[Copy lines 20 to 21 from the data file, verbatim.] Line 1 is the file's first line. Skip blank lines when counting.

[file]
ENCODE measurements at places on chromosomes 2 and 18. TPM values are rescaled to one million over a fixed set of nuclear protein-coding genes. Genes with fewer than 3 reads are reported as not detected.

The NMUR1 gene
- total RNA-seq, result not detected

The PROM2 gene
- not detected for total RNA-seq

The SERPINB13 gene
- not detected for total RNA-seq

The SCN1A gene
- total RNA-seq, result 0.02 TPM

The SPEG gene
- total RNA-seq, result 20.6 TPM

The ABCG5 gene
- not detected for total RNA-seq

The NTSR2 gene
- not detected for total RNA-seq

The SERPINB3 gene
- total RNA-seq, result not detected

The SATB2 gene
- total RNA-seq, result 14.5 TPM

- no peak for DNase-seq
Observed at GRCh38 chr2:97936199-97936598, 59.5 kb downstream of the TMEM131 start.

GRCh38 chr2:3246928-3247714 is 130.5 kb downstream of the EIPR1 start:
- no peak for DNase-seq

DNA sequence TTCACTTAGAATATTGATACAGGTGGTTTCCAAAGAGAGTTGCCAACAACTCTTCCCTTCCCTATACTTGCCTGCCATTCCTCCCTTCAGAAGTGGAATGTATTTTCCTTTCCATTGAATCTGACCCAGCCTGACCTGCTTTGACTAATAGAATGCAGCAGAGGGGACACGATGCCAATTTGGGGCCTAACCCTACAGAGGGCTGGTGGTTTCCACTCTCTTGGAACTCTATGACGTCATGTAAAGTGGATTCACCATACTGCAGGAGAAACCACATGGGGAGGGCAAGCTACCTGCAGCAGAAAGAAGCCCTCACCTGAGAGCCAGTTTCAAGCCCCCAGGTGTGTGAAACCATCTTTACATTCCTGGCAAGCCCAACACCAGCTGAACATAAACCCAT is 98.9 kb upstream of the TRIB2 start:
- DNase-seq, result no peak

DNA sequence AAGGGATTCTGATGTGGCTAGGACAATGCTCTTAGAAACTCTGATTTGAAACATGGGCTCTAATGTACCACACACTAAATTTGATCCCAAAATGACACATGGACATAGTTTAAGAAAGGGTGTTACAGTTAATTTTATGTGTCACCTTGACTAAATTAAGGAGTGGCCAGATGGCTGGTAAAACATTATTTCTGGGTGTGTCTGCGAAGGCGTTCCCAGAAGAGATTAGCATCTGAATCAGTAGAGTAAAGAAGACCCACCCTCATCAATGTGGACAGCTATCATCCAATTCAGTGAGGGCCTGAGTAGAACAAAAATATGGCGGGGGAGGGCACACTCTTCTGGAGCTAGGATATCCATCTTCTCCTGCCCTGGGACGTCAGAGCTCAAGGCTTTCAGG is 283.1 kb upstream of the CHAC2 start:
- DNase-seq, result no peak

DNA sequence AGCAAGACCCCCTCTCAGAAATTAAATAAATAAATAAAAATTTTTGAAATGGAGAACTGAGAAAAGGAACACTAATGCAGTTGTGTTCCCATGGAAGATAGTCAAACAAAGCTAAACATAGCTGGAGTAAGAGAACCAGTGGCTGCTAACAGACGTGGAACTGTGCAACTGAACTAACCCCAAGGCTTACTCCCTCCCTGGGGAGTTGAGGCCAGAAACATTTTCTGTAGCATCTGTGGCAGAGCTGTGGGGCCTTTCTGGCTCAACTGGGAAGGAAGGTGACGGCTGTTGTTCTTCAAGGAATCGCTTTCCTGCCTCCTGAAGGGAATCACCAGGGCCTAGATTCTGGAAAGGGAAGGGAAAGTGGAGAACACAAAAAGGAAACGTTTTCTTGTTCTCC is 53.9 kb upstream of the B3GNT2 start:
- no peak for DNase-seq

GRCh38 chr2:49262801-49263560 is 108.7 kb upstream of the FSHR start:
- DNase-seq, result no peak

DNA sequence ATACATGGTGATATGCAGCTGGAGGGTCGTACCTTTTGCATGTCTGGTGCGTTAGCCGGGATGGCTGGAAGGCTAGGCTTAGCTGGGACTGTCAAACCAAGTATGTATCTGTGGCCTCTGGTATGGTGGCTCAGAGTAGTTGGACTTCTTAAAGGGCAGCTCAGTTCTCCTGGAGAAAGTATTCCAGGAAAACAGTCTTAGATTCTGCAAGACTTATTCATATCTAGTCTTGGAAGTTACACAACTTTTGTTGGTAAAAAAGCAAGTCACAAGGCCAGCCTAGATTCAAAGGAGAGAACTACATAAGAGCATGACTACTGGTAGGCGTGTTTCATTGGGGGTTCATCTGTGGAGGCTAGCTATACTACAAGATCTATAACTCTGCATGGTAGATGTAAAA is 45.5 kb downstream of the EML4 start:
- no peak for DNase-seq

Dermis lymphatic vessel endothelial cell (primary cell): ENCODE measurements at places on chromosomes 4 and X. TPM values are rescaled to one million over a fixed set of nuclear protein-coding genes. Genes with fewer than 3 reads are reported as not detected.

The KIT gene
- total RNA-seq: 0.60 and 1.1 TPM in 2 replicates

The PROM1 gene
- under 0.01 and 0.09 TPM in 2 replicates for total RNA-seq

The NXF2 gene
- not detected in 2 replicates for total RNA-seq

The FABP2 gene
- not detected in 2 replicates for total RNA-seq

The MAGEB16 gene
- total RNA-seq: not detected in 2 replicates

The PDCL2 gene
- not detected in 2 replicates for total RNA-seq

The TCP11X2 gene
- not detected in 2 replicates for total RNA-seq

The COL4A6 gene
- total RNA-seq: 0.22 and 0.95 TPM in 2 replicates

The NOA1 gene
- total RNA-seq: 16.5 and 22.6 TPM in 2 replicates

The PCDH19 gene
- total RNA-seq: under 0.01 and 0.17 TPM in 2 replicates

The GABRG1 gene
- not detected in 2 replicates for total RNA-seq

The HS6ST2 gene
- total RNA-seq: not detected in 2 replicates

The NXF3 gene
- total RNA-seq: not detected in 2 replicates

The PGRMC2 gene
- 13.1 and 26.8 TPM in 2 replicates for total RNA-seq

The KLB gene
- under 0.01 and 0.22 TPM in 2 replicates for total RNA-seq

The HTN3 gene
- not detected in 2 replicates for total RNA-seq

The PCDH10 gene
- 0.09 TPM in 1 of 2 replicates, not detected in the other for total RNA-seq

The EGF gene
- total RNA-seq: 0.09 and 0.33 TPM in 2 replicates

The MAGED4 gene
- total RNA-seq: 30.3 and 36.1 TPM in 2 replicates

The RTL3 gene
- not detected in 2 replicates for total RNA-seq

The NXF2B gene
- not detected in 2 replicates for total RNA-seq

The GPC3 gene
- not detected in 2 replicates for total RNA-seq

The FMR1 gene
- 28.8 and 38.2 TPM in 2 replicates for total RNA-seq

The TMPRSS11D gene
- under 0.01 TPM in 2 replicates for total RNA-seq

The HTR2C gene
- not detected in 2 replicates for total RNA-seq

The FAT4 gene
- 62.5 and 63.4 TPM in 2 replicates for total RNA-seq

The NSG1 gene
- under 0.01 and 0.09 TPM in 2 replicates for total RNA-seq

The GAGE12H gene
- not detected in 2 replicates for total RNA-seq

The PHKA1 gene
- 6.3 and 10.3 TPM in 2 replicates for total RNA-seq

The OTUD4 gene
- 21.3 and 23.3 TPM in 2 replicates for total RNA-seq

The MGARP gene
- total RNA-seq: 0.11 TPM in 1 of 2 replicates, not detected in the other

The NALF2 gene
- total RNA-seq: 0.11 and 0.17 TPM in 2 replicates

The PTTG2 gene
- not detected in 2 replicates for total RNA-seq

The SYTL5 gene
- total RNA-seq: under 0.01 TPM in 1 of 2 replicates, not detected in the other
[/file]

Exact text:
- no peak for DNase-seq
Observed at GRCh38 chr2:97936199-97936598, 59.5 kb downstream of the TMEM131 start.